By COREY LEVITAN
Gangsta rappers don’t have to be thugs from the ‘hood before beginning their music careers.
Tupac Shakur was a well-adjusted New York City kid who acted in musicals, sang in the church choir and wrote sensitive poetry while attending Baltimore’s High School for the Performing Arts.
Ice Cube grew up middle-class.
But what are the limits of gangsta rap’s ability to impart hard-edged street cred? Can anyone become a gangsta rapper?
These sound like questions for Hard Corey, my alter-ego.
To begin my career in gangsta rap, I consult with Doc Holiday, a rising rapper whose presence suggests a young Ice-T and who spells his name with one less “l” than the outlaw gunslinger. Holiday is currently recording an album called “Guerilla Pimpin'” for Hawthorne-based indie label Dungen Recordz. (Yes, Guerilla has only one “r,” Dungen has no “o” and the “z” at the end is correct. There is a high correlation between the publication of articles about rap music and the resignation of copy editors.)
“I could see you as a white pimp,” says Holiday, 28, who was born Willie Johnson III in Pomona and now lives in Inglewood. “There ain’t that many white pimps. There’s probably none.”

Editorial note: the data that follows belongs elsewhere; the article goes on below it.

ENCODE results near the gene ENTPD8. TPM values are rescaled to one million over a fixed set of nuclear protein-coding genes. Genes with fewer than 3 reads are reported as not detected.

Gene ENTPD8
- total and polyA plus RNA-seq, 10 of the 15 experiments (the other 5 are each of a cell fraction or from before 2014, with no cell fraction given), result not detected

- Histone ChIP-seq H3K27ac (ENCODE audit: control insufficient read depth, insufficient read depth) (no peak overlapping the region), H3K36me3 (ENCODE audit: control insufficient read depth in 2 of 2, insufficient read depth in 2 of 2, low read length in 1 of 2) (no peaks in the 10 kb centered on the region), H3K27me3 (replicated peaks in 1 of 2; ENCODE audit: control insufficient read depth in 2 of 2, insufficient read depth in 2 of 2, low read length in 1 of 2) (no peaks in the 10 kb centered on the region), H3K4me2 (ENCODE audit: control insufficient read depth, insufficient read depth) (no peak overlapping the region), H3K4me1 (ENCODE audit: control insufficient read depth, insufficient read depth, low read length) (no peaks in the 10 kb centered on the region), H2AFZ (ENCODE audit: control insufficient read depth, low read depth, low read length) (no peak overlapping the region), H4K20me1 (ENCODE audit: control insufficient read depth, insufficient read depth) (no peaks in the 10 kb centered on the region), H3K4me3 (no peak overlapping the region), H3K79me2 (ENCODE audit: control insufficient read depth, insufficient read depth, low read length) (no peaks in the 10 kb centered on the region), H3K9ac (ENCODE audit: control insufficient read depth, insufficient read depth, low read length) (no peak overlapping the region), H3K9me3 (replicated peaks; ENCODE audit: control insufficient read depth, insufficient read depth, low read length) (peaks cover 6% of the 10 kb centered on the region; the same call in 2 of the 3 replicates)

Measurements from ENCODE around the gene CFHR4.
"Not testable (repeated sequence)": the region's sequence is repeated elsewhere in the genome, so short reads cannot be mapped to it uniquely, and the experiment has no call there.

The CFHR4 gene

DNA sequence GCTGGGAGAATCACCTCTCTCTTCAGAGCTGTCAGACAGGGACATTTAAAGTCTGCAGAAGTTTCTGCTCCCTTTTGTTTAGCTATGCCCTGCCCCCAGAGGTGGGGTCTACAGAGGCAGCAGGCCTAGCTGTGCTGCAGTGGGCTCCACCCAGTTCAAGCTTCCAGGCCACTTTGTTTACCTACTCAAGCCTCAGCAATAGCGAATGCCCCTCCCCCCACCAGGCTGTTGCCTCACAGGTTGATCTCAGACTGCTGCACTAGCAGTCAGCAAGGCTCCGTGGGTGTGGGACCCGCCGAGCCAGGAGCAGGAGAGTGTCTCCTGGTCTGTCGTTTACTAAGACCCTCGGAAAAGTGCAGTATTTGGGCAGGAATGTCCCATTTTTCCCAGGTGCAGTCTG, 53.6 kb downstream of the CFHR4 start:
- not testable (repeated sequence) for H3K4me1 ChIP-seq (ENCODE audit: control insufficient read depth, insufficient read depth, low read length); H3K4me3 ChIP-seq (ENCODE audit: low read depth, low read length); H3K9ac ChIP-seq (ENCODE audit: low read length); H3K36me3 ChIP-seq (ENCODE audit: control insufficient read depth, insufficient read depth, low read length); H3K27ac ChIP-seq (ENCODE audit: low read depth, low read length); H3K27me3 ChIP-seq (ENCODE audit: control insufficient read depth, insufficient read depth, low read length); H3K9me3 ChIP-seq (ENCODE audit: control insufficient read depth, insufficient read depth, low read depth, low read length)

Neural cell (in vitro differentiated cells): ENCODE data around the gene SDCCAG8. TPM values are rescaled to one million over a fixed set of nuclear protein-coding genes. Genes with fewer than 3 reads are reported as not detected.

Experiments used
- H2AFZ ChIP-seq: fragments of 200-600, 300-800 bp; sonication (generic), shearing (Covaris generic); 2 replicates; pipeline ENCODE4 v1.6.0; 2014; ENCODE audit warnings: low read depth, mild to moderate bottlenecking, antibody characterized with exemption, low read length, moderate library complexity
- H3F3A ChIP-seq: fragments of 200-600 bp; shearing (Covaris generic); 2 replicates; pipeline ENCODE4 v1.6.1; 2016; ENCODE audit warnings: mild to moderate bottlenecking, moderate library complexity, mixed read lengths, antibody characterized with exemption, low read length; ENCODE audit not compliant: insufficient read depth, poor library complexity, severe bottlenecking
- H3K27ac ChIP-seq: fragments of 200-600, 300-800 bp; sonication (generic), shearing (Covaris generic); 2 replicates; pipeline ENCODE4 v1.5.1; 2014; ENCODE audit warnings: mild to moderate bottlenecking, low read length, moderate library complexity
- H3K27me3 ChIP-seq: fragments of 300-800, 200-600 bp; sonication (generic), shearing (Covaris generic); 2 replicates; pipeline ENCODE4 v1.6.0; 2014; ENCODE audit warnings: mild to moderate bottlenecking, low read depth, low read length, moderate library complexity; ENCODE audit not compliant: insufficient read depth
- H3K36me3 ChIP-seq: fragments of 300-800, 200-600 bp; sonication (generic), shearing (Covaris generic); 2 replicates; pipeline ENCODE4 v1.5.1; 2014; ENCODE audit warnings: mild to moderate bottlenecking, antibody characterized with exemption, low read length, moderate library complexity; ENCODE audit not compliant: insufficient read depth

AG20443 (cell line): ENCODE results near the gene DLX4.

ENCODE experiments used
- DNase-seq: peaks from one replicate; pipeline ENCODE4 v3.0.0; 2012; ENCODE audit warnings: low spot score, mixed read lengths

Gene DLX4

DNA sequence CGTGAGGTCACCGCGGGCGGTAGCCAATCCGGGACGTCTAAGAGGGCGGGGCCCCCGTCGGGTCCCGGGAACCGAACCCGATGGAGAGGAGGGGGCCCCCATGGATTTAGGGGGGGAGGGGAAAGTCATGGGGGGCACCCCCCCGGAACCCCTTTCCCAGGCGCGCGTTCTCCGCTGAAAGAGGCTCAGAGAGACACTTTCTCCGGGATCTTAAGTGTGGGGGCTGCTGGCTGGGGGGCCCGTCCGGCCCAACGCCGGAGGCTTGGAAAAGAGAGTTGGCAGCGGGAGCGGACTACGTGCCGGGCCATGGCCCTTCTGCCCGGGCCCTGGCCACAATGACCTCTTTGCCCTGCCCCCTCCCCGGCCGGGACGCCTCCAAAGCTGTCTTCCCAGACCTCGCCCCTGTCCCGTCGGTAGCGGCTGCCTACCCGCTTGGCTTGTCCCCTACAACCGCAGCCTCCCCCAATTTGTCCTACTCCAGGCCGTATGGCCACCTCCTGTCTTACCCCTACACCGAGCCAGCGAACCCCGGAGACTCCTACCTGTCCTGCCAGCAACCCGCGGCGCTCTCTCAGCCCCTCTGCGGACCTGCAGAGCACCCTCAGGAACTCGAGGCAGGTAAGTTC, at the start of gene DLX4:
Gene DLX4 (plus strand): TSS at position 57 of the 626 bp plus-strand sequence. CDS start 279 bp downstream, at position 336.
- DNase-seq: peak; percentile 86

Finding an original niche is one of gangsta rap’s core principles — nearly as important as titling your album’s opening track “Intro” and filling it with the sounds of gunshots and screaming. But I suspect that the pimp image isn’t for me. Bright colors and feathers looked masculine on Rooster from “Baretta.” But on someone like me? Not so much.
“That’s cool,” says Holiday. “Can’t everybody be a pimp.”
Holiday knows about pimps because he happens to be one in real life. Kicking back in the living room of his apartment near the Hollywood Park racetrack, he introduces me to his “ho,” a 27-year-old East L.A. resident named China, who is wrapped in a leather skirt and sparkly gold bikini top.